Liability in fracking lawsuits will ultimately bring on causation issues. Courts are likely to require plaintiffs to establish, to a reasonable degree of certainty, that any particular injury was the result of the defendant’s fracking operations. A plaintiff will be required to demonstrate a link between the presence of a particular chemical or other foreign substance in the atmosphere, water, and/or land and defendant’s fracking activities.
The absence of environmental studies prior to the onset of fracking operations will make it quite challenging to establish a general link between fracking and potential contamination. Even if such a general link can be shown, a plaintiff still must establish a connection between the contamination and the fracking operations of a particular defendant. In regions with abundant natural gas deposits in shale formations, many operators are likely to be carrying out fracking activities within close proximity of each other. This may make it difficult to establish that a particular environmental contamination was the result of a specific entity’s operations. When questions like these reach juries, the answers can be unpredictable and expensive.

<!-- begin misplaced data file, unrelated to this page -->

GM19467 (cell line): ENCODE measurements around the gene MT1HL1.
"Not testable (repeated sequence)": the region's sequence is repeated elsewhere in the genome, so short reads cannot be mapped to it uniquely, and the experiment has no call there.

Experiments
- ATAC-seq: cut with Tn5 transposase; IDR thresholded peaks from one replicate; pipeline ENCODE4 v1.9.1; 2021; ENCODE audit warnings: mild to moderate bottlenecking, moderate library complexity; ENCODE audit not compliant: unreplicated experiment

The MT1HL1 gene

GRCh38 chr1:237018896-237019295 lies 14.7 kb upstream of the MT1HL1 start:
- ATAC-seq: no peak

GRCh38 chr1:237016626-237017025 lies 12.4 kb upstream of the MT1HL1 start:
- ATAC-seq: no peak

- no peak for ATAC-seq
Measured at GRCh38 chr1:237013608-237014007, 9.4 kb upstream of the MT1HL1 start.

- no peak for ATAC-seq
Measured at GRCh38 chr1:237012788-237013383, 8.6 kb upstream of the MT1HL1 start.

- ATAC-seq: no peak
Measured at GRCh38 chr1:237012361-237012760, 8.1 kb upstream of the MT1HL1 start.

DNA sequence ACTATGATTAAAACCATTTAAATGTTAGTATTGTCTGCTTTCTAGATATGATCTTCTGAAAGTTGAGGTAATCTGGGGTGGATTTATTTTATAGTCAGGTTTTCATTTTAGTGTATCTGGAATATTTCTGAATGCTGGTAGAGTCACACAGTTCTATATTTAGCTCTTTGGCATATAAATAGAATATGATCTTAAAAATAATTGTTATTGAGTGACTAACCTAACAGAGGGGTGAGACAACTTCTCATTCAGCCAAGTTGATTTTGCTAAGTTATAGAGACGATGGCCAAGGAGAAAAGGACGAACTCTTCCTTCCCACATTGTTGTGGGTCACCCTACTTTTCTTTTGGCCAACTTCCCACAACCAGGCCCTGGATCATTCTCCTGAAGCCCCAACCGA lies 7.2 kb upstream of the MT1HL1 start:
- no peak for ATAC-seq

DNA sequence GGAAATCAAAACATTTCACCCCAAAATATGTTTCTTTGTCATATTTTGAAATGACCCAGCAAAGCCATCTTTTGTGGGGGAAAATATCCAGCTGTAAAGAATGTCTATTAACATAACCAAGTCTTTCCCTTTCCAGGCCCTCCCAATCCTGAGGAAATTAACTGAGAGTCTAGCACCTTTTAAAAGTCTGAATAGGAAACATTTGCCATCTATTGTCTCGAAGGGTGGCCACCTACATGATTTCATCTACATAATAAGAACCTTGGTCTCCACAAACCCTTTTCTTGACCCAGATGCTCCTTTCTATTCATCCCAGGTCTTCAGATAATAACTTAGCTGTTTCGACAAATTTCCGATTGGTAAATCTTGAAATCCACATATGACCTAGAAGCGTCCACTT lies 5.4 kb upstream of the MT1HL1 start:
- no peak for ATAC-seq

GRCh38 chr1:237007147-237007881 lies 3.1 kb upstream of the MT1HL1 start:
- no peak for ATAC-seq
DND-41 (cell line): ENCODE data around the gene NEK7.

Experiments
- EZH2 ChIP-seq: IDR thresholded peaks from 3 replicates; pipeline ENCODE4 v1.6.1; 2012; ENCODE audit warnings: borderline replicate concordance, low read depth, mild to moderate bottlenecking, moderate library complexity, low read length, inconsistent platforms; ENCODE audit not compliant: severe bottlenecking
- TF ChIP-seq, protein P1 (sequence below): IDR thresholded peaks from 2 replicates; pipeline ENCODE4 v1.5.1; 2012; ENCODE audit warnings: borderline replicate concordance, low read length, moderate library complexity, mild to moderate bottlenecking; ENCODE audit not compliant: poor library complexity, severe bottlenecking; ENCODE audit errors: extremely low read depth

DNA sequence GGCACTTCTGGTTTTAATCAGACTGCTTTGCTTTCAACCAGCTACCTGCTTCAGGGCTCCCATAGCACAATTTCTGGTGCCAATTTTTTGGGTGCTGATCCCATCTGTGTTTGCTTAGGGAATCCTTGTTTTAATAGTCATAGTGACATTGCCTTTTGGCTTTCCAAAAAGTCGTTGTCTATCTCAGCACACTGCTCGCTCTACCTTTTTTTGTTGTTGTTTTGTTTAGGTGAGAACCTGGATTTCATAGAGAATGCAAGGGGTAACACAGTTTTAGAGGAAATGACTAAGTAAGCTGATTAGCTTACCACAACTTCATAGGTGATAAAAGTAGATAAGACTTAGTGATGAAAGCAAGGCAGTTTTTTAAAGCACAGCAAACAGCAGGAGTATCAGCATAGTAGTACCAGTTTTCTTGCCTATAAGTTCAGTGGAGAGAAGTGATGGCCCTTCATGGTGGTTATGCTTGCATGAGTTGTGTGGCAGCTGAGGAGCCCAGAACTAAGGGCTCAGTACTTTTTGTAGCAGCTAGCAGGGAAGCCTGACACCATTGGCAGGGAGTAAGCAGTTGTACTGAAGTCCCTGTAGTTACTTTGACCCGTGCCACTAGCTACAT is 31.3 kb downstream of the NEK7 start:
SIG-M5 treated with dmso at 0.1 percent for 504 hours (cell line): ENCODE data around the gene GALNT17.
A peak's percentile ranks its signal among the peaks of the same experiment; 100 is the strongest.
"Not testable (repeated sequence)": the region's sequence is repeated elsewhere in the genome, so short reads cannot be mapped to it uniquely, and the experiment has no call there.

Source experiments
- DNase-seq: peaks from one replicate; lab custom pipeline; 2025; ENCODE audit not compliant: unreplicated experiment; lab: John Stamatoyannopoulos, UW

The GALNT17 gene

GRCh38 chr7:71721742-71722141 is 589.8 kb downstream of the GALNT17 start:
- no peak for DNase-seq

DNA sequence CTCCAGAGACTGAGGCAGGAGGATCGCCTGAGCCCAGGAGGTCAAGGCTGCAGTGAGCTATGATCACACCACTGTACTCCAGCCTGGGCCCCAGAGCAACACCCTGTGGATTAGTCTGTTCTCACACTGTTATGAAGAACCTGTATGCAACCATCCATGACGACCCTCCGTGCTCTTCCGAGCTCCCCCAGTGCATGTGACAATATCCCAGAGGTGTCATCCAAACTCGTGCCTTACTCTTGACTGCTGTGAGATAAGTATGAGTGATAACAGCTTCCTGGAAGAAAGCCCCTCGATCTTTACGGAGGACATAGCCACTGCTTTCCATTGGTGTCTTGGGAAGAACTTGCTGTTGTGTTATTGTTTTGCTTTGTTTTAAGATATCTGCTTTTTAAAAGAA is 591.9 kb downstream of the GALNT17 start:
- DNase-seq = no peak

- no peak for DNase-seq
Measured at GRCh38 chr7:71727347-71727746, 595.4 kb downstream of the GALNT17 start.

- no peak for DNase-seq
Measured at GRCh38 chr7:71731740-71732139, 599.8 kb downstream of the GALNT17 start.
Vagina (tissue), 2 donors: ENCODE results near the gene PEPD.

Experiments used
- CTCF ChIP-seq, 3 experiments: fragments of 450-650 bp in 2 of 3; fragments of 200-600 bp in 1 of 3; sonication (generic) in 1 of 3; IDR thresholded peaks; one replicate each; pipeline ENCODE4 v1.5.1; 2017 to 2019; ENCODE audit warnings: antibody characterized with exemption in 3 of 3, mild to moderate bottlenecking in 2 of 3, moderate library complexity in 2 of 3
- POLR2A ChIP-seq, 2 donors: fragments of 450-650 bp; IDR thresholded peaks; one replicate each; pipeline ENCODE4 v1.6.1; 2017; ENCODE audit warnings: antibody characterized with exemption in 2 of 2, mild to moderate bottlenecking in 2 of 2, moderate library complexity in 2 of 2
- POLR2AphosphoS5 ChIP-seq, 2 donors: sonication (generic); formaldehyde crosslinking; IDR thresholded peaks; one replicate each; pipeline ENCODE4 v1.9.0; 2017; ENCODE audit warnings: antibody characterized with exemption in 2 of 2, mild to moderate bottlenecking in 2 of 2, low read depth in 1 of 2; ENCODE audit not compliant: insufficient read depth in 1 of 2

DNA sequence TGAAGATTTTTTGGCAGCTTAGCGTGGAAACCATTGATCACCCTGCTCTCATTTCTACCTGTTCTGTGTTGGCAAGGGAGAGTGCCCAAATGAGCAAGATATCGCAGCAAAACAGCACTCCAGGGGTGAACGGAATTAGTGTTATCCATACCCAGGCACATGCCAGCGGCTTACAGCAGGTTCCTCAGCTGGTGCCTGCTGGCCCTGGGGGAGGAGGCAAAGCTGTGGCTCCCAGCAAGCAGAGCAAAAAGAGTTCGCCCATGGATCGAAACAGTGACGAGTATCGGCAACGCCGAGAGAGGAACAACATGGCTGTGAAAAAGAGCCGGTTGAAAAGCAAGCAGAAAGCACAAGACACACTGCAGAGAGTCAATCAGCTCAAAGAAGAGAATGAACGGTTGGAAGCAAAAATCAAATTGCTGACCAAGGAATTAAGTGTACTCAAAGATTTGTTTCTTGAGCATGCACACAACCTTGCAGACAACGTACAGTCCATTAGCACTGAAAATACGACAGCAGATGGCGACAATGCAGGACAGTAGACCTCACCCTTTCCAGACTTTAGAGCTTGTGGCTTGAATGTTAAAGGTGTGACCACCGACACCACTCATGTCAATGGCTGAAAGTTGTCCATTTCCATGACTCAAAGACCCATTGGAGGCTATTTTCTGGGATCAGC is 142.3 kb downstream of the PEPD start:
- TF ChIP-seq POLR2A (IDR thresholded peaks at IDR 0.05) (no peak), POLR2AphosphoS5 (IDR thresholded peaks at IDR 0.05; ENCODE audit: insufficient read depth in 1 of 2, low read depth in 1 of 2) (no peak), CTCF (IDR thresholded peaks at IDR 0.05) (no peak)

Regarding both general and specific causation issues, expert opinions will play a pivotal role. State legislation is evolving, which may result in presumptive causation based upon the claimant’s proximity to the fracking operations.
Issues for CGL Insurers
The expected onslaught of fracking lawsuits is likely to present a number of unique coverage issues for commercial general liability (CGL) insurers. These issues include when coverage was “triggered” under a CGL policy. Depending upon the jurisdiction, coverage may be triggered when an event that allegedly caused a subsequent injury actually occurred, or when the injury itself became manifest.